Now here we are in 2017. In some states, like mine, marijuana is damned near legal. People are still dying in my neighborhood over things like crack and heroin, and people are doing long sentences in jail for having these drugs on their person or in their system.  But there is a new twist; opioids. Opioids are drugs prescribed by doctors to help ease the pains from surgeries and similar health issues. In the course of becoming well, some become addicted and too many are dying from something they thought was there to help. In the last decade or so we have seen an increase in doctors prescribing opioids to more patients. Doctors blame pharmaceutical companies for falsely marketing opioids as non-addictive. Regardless of whose fault, the facts are nearly 100 deaths a day occur because of overdose on opioids. Opioids is a drug problem, like crack, cocaine, heroine, and marijuana before it. It is an epidemic and crisis that needs to be solved with health and behavioral strategies and with the support of our government. What the opioid crisis has not been is criminalized like the use and selling of drugs before it. Why? Because of who it is affecting.  According to this study, most opioid addictions and overdoses are occurring to white Americans between the ages of 24 – 45. 

When heroin, crack and marijuana was decimating neighborhoods of the poor inner city, communities of color, the solution was war and the results were kids losing parents to overdose, death and long sentences in prison.  Why are these problems treated differently?  It goes back to the same sin that America repeats over and over again. Seeing the poor and people of color, especially black people, as less; not important. Seeing us as the creator of problems that are only solvable through jail, punishments, and death. Because these drugs have gone across the borders of specific communities and into homes of the rich, white and important, it must be contained. We see the unfairness in this. What I hope is that America wakes up and see that anyone dealing with drug addiction needs help and deserve support if we as a country are giving it. America, if we are going to punish the drug dealer on the street for distributing drugs in the neighborhood, let's punish the doctors for distributing to their patients. Lastly, if we are going to make drugs legal, then we need to free those who sit in jails for decades for something that is no longer a crime.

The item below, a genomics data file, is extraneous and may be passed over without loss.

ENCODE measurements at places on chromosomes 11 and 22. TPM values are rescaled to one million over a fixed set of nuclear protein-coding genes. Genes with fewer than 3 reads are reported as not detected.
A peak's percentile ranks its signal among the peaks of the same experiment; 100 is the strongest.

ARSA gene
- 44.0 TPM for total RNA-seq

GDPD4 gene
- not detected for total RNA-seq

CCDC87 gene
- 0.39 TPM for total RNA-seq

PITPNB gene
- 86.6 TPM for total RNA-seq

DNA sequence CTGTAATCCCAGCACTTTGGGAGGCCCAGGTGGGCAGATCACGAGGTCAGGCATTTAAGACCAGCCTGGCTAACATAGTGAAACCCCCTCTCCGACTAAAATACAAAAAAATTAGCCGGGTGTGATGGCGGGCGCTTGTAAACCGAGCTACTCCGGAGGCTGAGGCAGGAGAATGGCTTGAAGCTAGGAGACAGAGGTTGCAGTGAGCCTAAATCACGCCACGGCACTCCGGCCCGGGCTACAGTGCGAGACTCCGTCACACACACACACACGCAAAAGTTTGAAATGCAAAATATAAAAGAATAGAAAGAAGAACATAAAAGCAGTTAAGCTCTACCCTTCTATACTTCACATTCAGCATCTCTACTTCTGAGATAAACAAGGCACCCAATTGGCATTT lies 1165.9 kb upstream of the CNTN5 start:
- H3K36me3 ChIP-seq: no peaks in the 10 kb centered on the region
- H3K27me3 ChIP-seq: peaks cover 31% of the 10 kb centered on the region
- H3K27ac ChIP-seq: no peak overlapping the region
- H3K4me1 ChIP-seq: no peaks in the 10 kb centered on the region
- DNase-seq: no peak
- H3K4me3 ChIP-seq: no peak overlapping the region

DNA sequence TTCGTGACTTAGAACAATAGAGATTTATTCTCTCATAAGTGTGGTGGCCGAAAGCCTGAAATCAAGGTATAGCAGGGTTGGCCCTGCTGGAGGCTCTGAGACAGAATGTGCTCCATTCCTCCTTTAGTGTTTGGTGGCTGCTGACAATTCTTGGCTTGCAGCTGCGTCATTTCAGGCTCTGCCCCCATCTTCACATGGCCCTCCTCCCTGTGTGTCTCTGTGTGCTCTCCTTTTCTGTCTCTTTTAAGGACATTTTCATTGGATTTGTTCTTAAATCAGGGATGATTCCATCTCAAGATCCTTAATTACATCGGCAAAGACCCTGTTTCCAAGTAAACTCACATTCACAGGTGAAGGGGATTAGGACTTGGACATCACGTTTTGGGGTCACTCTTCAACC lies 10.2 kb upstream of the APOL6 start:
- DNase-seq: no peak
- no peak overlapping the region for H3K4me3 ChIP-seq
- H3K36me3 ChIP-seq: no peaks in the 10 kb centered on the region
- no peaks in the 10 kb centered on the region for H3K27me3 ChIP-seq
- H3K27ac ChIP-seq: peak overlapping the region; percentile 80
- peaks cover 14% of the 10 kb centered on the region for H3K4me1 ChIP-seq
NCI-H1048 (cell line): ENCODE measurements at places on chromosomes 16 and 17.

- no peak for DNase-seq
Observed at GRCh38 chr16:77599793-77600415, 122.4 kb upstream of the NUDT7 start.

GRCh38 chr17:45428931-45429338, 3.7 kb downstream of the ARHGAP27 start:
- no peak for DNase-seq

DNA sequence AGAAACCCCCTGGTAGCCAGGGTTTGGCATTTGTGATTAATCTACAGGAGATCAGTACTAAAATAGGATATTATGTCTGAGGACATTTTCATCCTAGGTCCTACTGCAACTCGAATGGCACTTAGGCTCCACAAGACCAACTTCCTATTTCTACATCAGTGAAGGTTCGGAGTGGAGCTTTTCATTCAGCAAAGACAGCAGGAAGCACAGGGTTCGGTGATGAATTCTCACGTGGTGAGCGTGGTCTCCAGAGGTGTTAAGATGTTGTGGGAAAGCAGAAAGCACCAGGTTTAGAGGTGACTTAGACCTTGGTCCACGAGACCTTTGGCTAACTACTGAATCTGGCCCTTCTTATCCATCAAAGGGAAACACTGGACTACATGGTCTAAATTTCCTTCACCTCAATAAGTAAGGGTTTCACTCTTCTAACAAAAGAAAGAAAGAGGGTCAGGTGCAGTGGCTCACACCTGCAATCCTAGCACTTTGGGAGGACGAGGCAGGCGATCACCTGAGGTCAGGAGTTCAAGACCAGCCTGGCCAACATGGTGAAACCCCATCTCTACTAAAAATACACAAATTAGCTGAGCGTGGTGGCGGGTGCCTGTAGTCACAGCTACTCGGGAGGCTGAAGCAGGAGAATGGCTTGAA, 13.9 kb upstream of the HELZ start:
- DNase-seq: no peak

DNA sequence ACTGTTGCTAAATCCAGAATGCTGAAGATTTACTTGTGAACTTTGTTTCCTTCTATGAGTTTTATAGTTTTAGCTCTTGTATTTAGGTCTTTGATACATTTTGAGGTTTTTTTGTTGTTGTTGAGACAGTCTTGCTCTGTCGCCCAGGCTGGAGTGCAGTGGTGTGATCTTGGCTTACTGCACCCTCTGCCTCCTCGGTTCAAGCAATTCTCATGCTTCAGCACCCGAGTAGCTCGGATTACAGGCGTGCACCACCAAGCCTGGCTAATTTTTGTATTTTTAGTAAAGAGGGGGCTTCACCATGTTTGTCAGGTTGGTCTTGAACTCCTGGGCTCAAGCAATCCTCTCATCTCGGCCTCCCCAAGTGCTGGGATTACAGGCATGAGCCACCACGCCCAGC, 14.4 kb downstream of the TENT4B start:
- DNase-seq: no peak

On the Davison Bridge

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I saw this man twice today on Woodward, walking on the Davison bridge. He is kind of a large man maybe in his late 20s or 30s. He caught my eye because he had on a jacket. It was 70 degrees, way too hot for the varsity jacket he adorned.  He was dragging a full suitcase behind him, looking down at the traffic on the freeway under him.  The first time I saw him, I wondered where he was going. Maybe he is waiting on the Woodward bus. The second time I saw him, 5 hours later, I realized he wasn't going anywhere because there is nowhere to go. The jacket on his back, the full suitcase is all his. All he got. This is where life has sat him, looking at the busy freeway on the Davison bridge.